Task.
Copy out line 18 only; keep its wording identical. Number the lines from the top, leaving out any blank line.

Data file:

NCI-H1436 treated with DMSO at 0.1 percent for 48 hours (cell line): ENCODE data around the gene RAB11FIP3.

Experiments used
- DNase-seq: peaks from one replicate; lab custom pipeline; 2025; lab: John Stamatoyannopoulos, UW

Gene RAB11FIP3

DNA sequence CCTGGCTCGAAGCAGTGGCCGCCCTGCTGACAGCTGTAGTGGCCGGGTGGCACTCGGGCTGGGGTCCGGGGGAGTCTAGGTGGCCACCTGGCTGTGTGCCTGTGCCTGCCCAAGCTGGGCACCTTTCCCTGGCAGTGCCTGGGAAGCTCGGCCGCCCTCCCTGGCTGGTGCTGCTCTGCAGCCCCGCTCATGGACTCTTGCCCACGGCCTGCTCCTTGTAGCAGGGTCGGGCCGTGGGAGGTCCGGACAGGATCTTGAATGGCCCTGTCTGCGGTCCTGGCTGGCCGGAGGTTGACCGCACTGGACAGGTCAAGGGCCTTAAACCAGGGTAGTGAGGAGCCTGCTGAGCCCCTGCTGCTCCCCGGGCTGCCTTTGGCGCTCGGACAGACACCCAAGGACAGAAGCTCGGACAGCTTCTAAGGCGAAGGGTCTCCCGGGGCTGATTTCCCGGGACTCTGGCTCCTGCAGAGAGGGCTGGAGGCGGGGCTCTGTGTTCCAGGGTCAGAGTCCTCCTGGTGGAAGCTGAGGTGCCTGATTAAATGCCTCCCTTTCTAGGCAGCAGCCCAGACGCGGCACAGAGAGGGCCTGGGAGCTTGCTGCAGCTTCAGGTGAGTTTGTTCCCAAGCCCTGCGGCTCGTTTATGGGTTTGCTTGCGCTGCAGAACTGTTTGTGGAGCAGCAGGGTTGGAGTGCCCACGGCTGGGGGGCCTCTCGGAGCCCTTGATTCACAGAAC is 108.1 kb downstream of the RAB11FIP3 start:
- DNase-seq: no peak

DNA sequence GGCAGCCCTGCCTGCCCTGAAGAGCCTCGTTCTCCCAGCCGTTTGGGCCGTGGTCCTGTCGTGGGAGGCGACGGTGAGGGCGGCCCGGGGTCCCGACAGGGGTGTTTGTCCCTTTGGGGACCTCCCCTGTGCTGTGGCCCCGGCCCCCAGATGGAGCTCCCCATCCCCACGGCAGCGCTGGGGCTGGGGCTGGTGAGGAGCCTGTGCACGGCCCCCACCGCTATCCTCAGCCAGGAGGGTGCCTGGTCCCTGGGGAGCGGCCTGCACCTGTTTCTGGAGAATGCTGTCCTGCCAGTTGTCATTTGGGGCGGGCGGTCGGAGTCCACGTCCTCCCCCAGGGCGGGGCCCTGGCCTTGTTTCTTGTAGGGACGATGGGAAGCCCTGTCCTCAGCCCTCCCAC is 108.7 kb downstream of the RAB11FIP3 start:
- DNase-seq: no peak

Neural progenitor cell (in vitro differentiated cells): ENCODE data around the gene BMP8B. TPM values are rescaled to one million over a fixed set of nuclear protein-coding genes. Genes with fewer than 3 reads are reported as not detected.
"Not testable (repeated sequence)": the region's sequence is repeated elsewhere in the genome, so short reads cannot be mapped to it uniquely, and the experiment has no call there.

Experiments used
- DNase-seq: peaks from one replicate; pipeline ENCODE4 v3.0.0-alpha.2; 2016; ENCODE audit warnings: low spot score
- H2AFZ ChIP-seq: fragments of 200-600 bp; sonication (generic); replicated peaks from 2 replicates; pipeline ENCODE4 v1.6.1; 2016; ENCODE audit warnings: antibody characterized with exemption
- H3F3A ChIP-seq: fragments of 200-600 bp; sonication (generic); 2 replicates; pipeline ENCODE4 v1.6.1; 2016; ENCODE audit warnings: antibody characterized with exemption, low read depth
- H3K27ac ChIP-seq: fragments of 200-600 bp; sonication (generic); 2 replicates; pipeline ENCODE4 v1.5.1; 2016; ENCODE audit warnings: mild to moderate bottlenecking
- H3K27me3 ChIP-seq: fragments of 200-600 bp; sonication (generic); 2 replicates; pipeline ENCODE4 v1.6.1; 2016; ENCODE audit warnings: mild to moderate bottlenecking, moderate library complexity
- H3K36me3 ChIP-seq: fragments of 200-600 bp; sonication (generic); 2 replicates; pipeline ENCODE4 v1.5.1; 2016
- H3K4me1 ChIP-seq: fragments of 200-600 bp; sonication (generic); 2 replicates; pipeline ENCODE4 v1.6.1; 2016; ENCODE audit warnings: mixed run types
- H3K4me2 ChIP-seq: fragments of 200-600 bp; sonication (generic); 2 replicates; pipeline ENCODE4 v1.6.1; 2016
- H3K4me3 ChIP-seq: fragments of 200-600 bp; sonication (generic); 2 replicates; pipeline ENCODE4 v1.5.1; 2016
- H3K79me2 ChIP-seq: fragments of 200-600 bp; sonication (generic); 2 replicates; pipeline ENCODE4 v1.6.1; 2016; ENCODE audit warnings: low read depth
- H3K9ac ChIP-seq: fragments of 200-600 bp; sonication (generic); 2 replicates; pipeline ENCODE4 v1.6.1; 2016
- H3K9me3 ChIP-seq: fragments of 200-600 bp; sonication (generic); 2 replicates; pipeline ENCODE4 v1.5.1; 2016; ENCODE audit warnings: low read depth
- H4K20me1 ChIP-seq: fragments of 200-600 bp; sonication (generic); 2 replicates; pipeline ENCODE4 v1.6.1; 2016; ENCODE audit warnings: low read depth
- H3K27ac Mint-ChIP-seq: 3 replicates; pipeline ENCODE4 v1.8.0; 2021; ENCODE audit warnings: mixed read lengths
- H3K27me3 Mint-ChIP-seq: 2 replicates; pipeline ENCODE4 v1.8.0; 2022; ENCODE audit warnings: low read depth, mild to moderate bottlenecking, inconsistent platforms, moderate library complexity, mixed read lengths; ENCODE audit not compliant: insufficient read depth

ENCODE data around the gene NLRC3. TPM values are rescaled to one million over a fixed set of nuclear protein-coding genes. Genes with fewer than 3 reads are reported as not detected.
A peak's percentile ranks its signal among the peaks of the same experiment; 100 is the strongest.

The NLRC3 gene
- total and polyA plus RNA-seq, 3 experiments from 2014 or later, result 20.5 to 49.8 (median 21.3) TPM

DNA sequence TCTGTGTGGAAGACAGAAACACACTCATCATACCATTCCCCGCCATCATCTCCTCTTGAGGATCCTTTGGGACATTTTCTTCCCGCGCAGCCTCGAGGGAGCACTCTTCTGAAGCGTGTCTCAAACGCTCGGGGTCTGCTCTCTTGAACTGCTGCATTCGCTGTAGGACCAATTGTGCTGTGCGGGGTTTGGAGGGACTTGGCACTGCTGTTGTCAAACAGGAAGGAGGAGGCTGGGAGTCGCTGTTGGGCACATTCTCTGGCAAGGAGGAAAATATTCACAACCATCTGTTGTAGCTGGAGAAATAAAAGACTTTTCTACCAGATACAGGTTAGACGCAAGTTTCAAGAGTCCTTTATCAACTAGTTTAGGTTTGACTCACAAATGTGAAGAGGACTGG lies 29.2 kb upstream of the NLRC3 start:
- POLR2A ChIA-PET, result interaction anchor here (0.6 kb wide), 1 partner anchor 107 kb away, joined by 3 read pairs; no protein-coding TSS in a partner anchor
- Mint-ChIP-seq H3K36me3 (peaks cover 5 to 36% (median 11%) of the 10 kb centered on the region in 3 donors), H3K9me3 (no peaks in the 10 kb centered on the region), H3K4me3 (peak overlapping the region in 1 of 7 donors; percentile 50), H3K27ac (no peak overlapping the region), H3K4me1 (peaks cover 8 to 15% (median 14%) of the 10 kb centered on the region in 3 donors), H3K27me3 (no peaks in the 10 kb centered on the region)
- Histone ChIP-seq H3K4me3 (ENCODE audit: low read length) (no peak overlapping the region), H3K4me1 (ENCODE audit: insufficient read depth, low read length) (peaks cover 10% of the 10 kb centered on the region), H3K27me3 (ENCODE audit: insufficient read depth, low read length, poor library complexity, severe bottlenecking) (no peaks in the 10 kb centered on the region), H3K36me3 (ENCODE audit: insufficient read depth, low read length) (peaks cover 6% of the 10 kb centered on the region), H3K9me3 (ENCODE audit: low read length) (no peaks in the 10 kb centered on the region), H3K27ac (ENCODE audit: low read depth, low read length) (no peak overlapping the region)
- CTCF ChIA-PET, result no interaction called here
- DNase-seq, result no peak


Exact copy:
- H3K4me1 ChIP-seq: fragments of 200-600 bp; sonication (generic); 2 replicates; pipeline ENCODE4 v1.6.1; 2016; ENCODE audit warnings: mixed run types